Recently, thanks to my friend Janice Fraser, I’ve had the good fortune of being exposed to the Lean Startup movement. I’ve been thinking and writing and talking about Lean User Experience for a few months now and have noticed that there doesn’t seem to be a simple explanation of the concept on the web yet. So this post is an attempt to fix that.
1. What is Lean User Experience?
Lean User Experience (LUX) is simply an approach to UX work that has been tailored to work in the context of a Lean Startup.
That’s it. It’s not a new, fancy thing. It’s not some special UX-on-a-diet, or UX-at-hyper-speed. It’s simply a context-appropriate way to do UX work.
2. That’s it? Why is that interesting?
It’s interesting for two reasons. First, for UX professionals, working in a Lean Startup culture offers some unique opportunities to do amazing work. And for entrepreneurs who are seeking to create value for their customers, the ability to do good UX work is key. UX people have been perfecting the core Lean Startup techniques of Customer Discovery and Customer Validation (the critical early phases of Customer Development) for 20+ years!
3. OK, so what is Lean Startup?
Lean Startup is term coined by Eric Ries to describe a process for building a business. It combines Steve Blank’s ideas about Customer Development with Agile Software development, the free, open-source software movement, and the ideas of lean manufacturing. At its core, Lean Startup is a way to find market opportunities and to create products and services that serve those markets in a sustainable way. (More on Wikipedia.)
4. And sorry to ask, but what is User Experience?
Simply put, User Experience (or UX) is a set of design activities that defines how people use and experience a product or service. UX is an umbrella term that shelters under it a vast array of design specialties.
5. How is all this related to Agile Software Development?
Lean Startup is founded on the idea of using rapid cycles and short iterations to create and test ideas. This makes it a natural match for the rhythms of Agile software development. Lean Startups tend to use Agile methods to build their technology.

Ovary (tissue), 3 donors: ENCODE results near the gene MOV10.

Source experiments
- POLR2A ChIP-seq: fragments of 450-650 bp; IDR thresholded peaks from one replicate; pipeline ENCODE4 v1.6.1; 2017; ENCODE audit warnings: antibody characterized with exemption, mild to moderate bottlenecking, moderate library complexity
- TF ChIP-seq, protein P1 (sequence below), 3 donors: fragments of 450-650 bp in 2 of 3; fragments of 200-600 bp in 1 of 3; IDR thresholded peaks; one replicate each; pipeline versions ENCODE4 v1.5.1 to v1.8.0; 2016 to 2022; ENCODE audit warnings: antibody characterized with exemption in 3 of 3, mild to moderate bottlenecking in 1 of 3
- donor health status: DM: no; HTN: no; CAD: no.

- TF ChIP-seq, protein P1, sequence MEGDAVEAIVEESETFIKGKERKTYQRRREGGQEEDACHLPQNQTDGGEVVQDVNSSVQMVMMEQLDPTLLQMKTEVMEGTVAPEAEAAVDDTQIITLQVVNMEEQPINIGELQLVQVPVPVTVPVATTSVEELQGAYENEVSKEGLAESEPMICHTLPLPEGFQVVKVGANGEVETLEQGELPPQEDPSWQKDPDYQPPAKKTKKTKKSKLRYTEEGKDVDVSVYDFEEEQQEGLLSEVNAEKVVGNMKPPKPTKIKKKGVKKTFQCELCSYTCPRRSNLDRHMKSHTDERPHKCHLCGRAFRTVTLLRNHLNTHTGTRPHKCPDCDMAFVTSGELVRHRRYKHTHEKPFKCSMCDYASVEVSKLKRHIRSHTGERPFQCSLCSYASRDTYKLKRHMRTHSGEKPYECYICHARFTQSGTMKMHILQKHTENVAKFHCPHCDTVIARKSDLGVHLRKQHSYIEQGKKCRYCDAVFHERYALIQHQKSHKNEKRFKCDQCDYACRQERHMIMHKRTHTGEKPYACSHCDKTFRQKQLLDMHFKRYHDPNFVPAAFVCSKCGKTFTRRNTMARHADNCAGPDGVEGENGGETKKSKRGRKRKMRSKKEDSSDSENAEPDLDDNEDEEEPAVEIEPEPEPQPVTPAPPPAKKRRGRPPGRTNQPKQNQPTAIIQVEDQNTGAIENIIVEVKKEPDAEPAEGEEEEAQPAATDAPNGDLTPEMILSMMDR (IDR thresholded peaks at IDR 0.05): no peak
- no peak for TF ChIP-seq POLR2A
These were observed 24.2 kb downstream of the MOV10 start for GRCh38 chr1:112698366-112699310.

6. Why all this “Lean” anyway?
“Lean” here doesn’t mean skinny or slim or light. Instead, is used in the sense of Lean Manufacturing. Lean Manufacturing is a way of thinking about manufacturing process that is based on the Toyota Production system, or TPS. The core principles of TPS are:
- Challenges – Form a long-term vision and meet challenges with courage and creativity.
- Kaizen (continuous improvement) – Improve business operations continuously, always driving for innovation and evolution.
- Genchi Genbutsu (go and see) – Go to the source to find the facts to make correct decisions, build consensus and achieve goals at best speed.
Respect for People
- Respect – Respect others. Make every effort to understand each other, take responsibility and do your best to build mutual trust.
- Teamwork – Stimulate personal and professional growth, share the opportunities of development and maximize individual and team performance.
Both user experience and agile practitioners should be able to recognize the ways in which these principles align with the core ideas of their practice.
7. What are the guiding principles of Lean User Experience?
As articulated by Janice Fraser, the key principles of LUX are:
- Design + product management + development = 1 product team
- Generate many options and decide quickly which to pursue
- Recognize hypotheses & validate them
- Rapid cycles: think/make/check
- Research with users is the best source of information
- Focus on solving the right problem
- Externalize. (Make your work and your process visible to the rest of your team.)
8. What kinds of methods work well for Lean User Experience?
Again according to Janice, methods that work well in Lean User Exerience work tend to have these characteristics. They are: lightweight, low-fi, lo-tech, external, face to face, collaborative, generative and decisive, fast, repeatable, routinized, goal driven, and outcome focused.
9. What’s the most important thing to keep in mind when practicing Lean UX?
The most critical concept in Lean UX is that every design decision you make should be considered an hypothesis until proven otherwise. Your job as a team is to reduce the risk of any decision you make by validating the hypothesis as quickly as possible. This is the heart of the Lean Startup iterative cycle: hypothesis, test, learn, revise.
With this in mind, designers have a wonderful opportunity to go through the think/make/check cycle on a continual basis. By choosing rapid, lightweight methods and working with a team that is inclined to do the same, teams can move rapidly through many many concepts in a short period of time. They can make decisions rapidly and easily because the cost of being wrong is very low. They move forward with confidence because they go to the source–their customers–for their information.
10. Where can I learn more?
(Note: this entry also appears on the LUXr blog.)